How to Qualify a Foreign LLC in Montana

Discover how to get a foreign LLC qualification in Montana for business expansion; explore our guide below for essential insights to ensure a smooth entry into the Treasure State's thriving market.

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Your business is growing, and you’re planning an expansion to other states. It’s a good problem to have!

But it’s not quite as simple as choosing another location. Because each state has different rules and requirements for business operations, you may need a “foreign qualification” in each state where you plan to do business.

It’s a common misconception that foreign qualification is only for businesses operating outside the U.S. But in this case, “foreign” refers to any business operating in a state that isn’t the state where the LLC was originally formed.

For example, if your LLC is registered in Washington and you are looking to open a second location in Montana, you may need to complete a foreign qualification in Montana before you can expand there.

Important Note: If you’d like to save time and have the foreign qualification paperwork taken care of for you, many of the best LLC services can handle this task for you.

What happens if I fail to foreign qualify before doing business in Montana?

Foreign qualifying is essentially asking permission to do business in the state of Montana. And the notion that “it’s easier to ask forgiveness than permission” doesn’t apply here. Failing to foreign qualify before starting a business in Montana yields consequences that are far costlier than registering in the first place. If you fail to foreign qualify, your business:

  • Will be banned from enacting or maintaining lawsuits in Montana courts
  • Can have any existing actions or proceedings stayed by a Montana court
  • Will be penalized $5 per day that the LLC has been transacting unauthorized business in the state, with a maximum penalty of $1,000 per year

But it’s not entirely bad news. Transacting business in Montana without authorization won’t invalidate any of your current contracts, nor will it keep you from defending a lawsuit in Montana court. Still, given the hefty fines and legal consequences, it’s best not to risk it and foreign qualify as soon as you begin doing business.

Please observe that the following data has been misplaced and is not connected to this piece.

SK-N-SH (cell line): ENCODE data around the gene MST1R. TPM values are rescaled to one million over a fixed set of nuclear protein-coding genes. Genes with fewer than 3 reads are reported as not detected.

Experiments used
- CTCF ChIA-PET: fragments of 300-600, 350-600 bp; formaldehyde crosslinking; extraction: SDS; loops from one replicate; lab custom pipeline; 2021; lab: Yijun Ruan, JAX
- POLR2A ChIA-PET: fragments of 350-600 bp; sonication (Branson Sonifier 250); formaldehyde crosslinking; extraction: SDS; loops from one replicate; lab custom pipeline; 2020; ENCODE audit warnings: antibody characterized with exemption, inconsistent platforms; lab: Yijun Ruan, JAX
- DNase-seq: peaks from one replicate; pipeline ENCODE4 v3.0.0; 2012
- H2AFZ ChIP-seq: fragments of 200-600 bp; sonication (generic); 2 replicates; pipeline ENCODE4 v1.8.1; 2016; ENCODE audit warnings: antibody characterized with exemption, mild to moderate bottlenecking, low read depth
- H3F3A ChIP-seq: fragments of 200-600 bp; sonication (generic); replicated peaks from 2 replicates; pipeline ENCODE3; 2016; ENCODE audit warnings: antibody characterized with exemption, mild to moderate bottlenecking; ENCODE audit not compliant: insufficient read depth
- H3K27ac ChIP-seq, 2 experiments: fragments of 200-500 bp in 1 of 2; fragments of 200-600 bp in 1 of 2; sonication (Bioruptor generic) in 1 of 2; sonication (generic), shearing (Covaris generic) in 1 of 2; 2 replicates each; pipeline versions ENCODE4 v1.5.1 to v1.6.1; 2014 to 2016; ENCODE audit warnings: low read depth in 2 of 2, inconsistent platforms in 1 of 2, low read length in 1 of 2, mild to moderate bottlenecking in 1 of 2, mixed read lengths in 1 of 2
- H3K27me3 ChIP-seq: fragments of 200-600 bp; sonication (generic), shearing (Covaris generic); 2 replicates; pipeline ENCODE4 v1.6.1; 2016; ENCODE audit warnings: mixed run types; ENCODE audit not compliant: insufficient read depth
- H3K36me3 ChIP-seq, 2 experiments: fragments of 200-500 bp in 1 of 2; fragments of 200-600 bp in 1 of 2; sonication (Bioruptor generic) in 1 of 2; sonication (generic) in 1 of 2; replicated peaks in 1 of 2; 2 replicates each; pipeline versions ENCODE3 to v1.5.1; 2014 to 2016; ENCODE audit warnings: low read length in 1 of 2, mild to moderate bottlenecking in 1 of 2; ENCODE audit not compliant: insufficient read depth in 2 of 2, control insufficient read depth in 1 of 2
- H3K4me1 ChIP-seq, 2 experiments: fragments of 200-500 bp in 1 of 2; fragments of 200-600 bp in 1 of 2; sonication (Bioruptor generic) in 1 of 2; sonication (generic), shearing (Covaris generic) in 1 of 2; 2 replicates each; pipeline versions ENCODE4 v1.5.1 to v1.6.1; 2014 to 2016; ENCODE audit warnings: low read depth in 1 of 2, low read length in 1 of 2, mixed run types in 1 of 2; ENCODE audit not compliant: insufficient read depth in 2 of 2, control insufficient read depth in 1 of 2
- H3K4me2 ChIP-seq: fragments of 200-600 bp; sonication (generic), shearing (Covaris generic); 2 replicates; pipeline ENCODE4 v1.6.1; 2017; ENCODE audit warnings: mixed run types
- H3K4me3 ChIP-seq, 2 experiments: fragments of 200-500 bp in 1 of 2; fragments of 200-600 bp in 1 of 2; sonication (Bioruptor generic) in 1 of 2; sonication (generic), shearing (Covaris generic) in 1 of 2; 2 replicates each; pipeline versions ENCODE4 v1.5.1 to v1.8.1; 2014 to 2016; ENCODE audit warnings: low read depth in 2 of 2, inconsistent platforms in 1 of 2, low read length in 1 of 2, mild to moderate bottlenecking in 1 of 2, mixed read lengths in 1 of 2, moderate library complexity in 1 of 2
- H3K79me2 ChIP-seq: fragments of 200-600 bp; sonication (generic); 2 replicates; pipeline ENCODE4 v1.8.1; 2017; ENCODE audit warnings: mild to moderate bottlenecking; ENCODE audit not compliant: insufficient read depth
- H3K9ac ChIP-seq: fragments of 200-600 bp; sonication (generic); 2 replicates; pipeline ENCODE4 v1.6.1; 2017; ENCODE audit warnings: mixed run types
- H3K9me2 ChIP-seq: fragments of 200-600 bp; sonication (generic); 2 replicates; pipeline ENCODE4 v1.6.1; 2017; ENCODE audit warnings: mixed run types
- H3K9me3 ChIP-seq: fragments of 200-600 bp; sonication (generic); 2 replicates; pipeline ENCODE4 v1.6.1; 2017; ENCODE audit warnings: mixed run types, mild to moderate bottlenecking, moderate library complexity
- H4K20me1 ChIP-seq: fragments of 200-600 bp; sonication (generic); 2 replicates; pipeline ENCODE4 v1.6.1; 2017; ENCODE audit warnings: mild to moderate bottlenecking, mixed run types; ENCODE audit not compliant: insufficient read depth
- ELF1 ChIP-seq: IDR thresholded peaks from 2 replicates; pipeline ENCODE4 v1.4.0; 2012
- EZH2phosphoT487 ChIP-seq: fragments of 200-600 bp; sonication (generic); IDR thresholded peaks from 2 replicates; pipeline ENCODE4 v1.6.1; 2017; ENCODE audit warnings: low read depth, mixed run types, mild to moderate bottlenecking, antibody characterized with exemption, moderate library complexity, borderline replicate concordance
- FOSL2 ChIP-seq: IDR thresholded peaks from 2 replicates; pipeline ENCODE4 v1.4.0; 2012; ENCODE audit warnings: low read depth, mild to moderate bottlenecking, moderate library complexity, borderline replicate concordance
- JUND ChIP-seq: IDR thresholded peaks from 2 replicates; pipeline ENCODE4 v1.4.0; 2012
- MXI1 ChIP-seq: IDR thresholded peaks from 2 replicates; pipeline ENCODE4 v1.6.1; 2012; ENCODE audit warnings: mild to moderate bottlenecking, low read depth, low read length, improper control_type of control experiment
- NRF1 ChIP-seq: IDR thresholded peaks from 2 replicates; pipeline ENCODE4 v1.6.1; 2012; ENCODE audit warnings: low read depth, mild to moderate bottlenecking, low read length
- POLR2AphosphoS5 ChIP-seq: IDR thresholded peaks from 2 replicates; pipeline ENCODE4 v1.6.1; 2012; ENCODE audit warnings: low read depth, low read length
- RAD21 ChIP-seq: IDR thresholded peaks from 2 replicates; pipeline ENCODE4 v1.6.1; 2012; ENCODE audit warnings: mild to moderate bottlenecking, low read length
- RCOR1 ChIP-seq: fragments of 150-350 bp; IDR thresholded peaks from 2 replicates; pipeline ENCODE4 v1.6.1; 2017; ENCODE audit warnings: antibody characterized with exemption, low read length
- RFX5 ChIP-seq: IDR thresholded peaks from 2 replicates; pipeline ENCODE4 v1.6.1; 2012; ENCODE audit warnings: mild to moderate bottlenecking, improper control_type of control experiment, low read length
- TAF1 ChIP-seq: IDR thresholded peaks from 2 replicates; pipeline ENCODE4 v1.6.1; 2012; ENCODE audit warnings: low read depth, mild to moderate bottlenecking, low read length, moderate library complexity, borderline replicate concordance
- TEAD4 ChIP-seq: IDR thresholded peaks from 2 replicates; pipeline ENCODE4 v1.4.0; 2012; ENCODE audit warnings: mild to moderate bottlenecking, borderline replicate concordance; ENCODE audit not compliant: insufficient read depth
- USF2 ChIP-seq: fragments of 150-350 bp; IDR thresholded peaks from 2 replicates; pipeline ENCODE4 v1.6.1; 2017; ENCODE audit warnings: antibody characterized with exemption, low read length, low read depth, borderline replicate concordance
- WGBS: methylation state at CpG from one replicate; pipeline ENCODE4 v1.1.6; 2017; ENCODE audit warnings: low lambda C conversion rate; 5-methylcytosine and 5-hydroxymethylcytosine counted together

For more information regarding these penalties, take a look at Montana’s LLC Act, Section 35-8-1002.

What is considered “doing business” in Montana?

We’ve established why you shouldn’t do business without a foreign qualification. But what exactly does it mean to “do business” in Montana? If you look for specifics in the state’s LLC Act, unfortunately, you won’t find them. However, we know from other state and tax laws that generally you are considered to be “doing business” in most states and required to foreign qualify if:

  • You have some type of physical presence in the state. This can mean offices, warehouses, stores, or other structures
  • Or, you have salespeople, agents, or other representatives transacting business on your behalf in the state.

While LLCs often operate as pass-through entities for taxation, depending on how your business is structured and what type of business you do, you may be required to pay certain business taxes in Montana. When you foreign qualify, you’re also letting the state know how to tax you. While it might seem thrifty to fly under the radar, this could lead to more severe penalties down the line. To learn more about business taxes in Montana, see the Department of Revenue website. It’s important to always stay on top of your LLC’s taxation requirements to avoid any unwelcome surprises.

If you’re unsure whether or not you need to file for a foreign qualification in Montana, we suggest seeking legal counsel.

Could I be exempt from foreign qualifying in Montana?

The foreign qualification, however, isn’t a hard and fast rule for all LLCs performing any kind of action in Montana. Certain actions do not qualify as “doing business” and therefore don’t require a foreign qualification. Some examples are:

  • Maintaining, settling, or defending lawsuits in Montana courts
  • Holding LLC member and/or manager meetings in the state or other activities solely associated with internal affairs
  • Maintaining bank accounts
  • Holding offices for the transfer or exchange of the LLC’s own securities
  • Selling products or services through independent contractors
  • Creating or acquiring indebtedness or collecting debts
  • Owning non-income producing property not used in the performance of the LLC
  • Transacting business in interstate commerce
  • Conducting a single transaction within 30 days that is not part of a series of regular business proceedings

This list is fairly comprehensive, but for more detail on any of these exemptions, see the LLC Act, Section 35-8-1001. If your only business activities in Montana appear here, you’re likely exempt from foreign qualifying. Once again, if you’re at all unsure, it’s best to get some legal advice.